Georgetown, USC, now Vermont; students are barfing everywhere; no answer from Organic To Go

Susan Schoenfeld, the Vermont Health Department’s deputy epidemiologist, said state and UVM health officials were looking into the possibility that some of the students sickened by the virus got sick shortly after eating a meal at the University Marche, a dining center inside the school’s Living & Learning Center.

“Several of the students who had just eaten a meal at the dining hall became ill,” she said. “We’ve told the university we can’t rule out the possibility that food was related to the outbreak, in addition to person-to-person transmission.”

To date, about 60 students have reported becoming sick with gastroenteritis symptoms over the past few days, but the outbreak now appears to be in decline. Only four new cases of the illness were reported Thursday, according to a UVM memo to the campus community.

The memo also discussed the possible connection of the dining hall to the outbreak and said there was no way to confirm if food in the eatery caused anyone to become sick. The memo said it was possible someone who was sick possibly contaminated otherwise high-quality food.”

High quality? OK, so I’m sure the providers of food to UVM students are concerned about the things that make people barf, and wouldn’t be taken in by some trendy, local, natural thing, at least without asking basic questions about microbial food safety such as irrigation water quality, soil amendments and employee handwashing. 

But I asked the same questions of Organic To Go and have heard nothing.

Organic To Go gone from Georgetown

The Hoya reports that Georgetown University has ended its relationship with Organic To Go as the source of a norovirus outbreak that sickened at least 212 and was linked to Leo O’Donovan Hall continues to be investigated.

University spokesperson Julie Bataille said,

“When we reopened [O’Donovan Hall], we proactively agreed with the Department of Health to do so preparing our own Grab ‘n’ Go items as there was enough reason to suspect a potential link between those items and the virus on campus.”

The Hoya says that Organic To Go was introduced as an environmentally friendly choice and as part of the larger renovations to improve food options at the dining hall this fall.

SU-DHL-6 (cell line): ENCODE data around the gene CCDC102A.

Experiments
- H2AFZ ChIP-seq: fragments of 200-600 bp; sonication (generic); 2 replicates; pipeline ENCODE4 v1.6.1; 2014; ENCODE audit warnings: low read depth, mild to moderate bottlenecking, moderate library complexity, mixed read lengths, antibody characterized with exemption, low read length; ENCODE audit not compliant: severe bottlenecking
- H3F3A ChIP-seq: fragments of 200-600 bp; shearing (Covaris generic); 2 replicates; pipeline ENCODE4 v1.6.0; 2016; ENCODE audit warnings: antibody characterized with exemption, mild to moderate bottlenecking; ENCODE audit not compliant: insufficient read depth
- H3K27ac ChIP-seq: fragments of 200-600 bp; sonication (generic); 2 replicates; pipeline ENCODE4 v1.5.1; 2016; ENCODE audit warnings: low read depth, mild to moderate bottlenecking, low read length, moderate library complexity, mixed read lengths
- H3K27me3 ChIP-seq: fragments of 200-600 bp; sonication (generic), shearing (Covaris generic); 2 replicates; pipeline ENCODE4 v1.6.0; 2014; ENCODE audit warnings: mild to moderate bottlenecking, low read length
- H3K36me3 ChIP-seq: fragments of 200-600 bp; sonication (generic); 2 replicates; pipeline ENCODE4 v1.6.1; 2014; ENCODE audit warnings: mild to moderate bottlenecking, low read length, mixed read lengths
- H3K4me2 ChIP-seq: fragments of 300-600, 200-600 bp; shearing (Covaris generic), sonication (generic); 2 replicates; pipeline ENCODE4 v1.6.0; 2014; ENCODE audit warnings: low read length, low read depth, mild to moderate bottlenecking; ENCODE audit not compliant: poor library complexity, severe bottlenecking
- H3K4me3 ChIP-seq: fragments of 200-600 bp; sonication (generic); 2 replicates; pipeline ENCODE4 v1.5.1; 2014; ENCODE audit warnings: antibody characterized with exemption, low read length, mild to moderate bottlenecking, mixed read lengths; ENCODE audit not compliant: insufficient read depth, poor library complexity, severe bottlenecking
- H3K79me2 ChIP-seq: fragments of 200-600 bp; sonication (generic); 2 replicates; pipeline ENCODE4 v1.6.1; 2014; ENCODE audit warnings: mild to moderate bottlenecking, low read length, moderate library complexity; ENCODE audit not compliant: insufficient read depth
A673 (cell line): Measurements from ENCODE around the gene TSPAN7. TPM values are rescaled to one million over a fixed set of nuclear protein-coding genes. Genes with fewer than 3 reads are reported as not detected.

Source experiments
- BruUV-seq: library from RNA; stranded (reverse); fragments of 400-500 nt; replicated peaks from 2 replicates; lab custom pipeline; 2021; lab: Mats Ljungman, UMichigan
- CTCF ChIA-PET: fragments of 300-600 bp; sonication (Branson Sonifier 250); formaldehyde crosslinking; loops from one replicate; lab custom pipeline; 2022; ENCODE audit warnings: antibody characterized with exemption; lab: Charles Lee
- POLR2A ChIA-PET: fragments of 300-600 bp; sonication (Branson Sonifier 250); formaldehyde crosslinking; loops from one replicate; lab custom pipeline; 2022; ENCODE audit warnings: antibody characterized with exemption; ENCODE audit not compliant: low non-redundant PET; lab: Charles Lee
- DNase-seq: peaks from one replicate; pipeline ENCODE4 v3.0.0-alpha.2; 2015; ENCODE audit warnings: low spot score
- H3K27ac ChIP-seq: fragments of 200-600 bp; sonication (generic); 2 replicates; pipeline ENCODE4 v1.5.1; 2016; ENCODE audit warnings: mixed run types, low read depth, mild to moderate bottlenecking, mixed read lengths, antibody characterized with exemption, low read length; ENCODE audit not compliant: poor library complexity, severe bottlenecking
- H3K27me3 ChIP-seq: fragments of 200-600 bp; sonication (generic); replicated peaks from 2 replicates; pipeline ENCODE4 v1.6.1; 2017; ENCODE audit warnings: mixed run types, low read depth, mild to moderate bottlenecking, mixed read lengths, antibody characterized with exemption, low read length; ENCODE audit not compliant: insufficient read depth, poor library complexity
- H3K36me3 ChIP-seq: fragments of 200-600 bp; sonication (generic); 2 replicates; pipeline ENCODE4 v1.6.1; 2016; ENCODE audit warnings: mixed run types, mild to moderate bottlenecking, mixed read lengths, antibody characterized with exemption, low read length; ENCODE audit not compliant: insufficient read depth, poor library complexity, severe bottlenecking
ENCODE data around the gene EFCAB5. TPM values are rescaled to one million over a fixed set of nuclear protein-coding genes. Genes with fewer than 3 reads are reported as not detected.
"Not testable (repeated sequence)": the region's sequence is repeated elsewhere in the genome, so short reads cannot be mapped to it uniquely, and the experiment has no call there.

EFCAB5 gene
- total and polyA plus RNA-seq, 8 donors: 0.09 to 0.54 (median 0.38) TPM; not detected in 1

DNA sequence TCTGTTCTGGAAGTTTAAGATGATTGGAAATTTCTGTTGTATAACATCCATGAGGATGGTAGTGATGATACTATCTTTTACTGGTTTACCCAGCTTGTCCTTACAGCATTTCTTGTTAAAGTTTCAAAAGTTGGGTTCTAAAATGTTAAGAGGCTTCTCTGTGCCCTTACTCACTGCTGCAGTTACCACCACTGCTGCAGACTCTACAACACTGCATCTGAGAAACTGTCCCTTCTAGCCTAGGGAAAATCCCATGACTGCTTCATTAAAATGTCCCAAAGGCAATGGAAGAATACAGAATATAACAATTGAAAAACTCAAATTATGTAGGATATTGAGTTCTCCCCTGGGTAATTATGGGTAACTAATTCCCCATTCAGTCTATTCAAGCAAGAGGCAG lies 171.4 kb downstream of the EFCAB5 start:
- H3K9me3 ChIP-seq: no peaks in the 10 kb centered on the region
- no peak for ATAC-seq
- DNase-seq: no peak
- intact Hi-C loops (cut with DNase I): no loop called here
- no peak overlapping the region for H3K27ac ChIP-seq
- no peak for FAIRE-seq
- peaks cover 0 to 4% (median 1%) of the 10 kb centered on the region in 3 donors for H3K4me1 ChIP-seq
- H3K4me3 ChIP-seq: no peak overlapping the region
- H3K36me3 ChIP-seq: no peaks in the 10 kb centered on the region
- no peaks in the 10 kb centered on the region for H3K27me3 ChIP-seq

Stephanie Sampiere, vice president of corporate communications at Organic To Go, said the company is no longer serving Georgetown, but maintained that Organic To Go could not have been the cause of the norovirus outbreak.

“All Organic To Go food is prepared in a central commissary kitchen, and the company served thousands of customers’ food prepared from the commissary kitchen that day and received absolutely no concern in regards to Organic To Go’s food.”

That’s the same Stephanie Sampiere who was quick off the mark when I published an entry about a possible link between norovirus outbreaks at Georgetown and the University of Southern California earlier this month, e-mailing me to remove the blog post.

I told her to post a comment, she persisted, so I added a line about how Organic To Go had stopped serving USC in Aug. 2008.

And I sent Stephanie another message:

“I added a note. But you’ve piqued my interest and I can’t find anything on your website.

So I’d like some information on the microbial standards for all fresh fruits and vegetables used by Organic-to-Go, where grab-and-go food is prepared and the training requirements for those assembling and serving food.

Stephanie wrote that she would try and track down that information.

I’m still waiting.

Food service is under tremendous pressure to go local, organic and sustainable, whatever those words mean. But the basics are the same: any supplier needs to substantively prove they are providing microbiologically safe product.